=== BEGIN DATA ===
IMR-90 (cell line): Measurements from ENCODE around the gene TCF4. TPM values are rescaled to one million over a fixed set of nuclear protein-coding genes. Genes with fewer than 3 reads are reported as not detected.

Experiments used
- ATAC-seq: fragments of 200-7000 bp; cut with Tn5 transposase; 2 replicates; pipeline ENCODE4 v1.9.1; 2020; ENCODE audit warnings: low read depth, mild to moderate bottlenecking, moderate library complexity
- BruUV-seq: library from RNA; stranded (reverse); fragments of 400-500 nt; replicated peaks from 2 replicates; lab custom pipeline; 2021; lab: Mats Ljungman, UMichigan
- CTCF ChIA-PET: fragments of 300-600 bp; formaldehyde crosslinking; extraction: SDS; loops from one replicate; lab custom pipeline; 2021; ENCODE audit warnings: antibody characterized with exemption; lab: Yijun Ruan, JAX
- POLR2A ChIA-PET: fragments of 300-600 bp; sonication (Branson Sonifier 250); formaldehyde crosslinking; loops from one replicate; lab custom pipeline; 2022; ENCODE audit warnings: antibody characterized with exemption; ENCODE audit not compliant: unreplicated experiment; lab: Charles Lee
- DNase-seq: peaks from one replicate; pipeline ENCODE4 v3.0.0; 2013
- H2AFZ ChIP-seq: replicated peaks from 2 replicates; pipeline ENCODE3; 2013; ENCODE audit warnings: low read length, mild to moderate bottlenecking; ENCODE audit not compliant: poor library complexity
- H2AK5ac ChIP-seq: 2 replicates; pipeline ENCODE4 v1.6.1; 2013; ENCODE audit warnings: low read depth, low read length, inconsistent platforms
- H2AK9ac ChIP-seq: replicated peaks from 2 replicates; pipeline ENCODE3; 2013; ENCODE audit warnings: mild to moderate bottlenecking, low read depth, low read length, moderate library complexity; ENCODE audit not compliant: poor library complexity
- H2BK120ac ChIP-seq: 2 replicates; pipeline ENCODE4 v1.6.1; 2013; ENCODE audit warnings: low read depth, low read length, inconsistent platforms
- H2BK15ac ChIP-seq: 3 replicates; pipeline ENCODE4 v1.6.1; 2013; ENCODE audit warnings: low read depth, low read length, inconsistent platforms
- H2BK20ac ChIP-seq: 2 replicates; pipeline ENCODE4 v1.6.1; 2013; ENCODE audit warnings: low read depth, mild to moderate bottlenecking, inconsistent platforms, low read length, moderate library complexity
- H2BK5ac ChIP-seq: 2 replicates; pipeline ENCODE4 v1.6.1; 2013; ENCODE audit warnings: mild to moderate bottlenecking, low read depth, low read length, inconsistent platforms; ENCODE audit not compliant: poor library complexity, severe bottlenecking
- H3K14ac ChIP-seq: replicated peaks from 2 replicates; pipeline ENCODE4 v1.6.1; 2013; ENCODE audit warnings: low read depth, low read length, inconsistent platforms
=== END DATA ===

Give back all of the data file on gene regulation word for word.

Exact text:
IMR-90 (cell line): Measurements from ENCODE around the gene TCF4. TPM values are rescaled to one million over a fixed set of nuclear protein-coding genes. Genes with fewer than 3 reads are reported as not detected.

Experiments used
- ATAC-seq: fragments of 200-7000 bp; cut with Tn5 transposase; 2 replicates; pipeline ENCODE4 v1.9.1; 2020; ENCODE audit warnings: low read depth, mild to moderate bottlenecking, moderate library complexity
- BruUV-seq: library from RNA; stranded (reverse); fragments of 400-500 nt; replicated peaks from 2 replicates; lab custom pipeline; 2021; lab: Mats Ljungman, UMichigan
- CTCF ChIA-PET: fragments of 300-600 bp; formaldehyde crosslinking; extraction: SDS; loops from one replicate; lab custom pipeline; 2021; ENCODE audit warnings: antibody characterized with exemption; lab: Yijun Ruan, JAX
- POLR2A ChIA-PET: fragments of 300-600 bp; sonication (Branson Sonifier 250); formaldehyde crosslinking; loops from one replicate; lab custom pipeline; 2022; ENCODE audit warnings: antibody characterized with exemption; ENCODE audit not compliant: unreplicated experiment; lab: Charles Lee
- DNase-seq: peaks from one replicate; pipeline ENCODE4 v3.0.0; 2013
- H2AFZ ChIP-seq: replicated peaks from 2 replicates; pipeline ENCODE3; 2013; ENCODE audit warnings: low read length, mild to moderate bottlenecking; ENCODE audit not compliant: poor library complexity
- H2AK5ac ChIP-seq: 2 replicates; pipeline ENCODE4 v1.6.1; 2013; ENCODE audit warnings: low read depth, low read length, inconsistent platforms
- H2AK9ac ChIP-seq: replicated peaks from 2 replicates; pipeline ENCODE3; 2013; ENCODE audit warnings: mild to moderate bottlenecking, low read depth, low read length, moderate library complexity; ENCODE audit not compliant: poor library complexity
- H2BK120ac ChIP-seq: 2 replicates; pipeline ENCODE4 v1.6.1; 2013; ENCODE audit warnings: low read depth, low read length, inconsistent platforms
- H2BK15ac ChIP-seq: 3 replicates; pipeline ENCODE4 v1.6.1; 2013; ENCODE audit warnings: low read depth, low read length, inconsistent platforms
- H2BK20ac ChIP-seq: 2 replicates; pipeline ENCODE4 v1.6.1; 2013; ENCODE audit warnings: low read depth, mild to moderate bottlenecking, inconsistent platforms, low read length, moderate library complexity
- H2BK5ac ChIP-seq: 2 replicates; pipeline ENCODE4 v1.6.1; 2013; ENCODE audit warnings: mild to moderate bottlenecking, low read depth, low read length, inconsistent platforms; ENCODE audit not compliant: poor library complexity, severe bottlenecking
- H3K14ac ChIP-seq: replicated peaks from 2 replicates; pipeline ENCODE4 v1.6.1; 2013; ENCODE audit warnings: low read depth, low read length, inconsistent platforms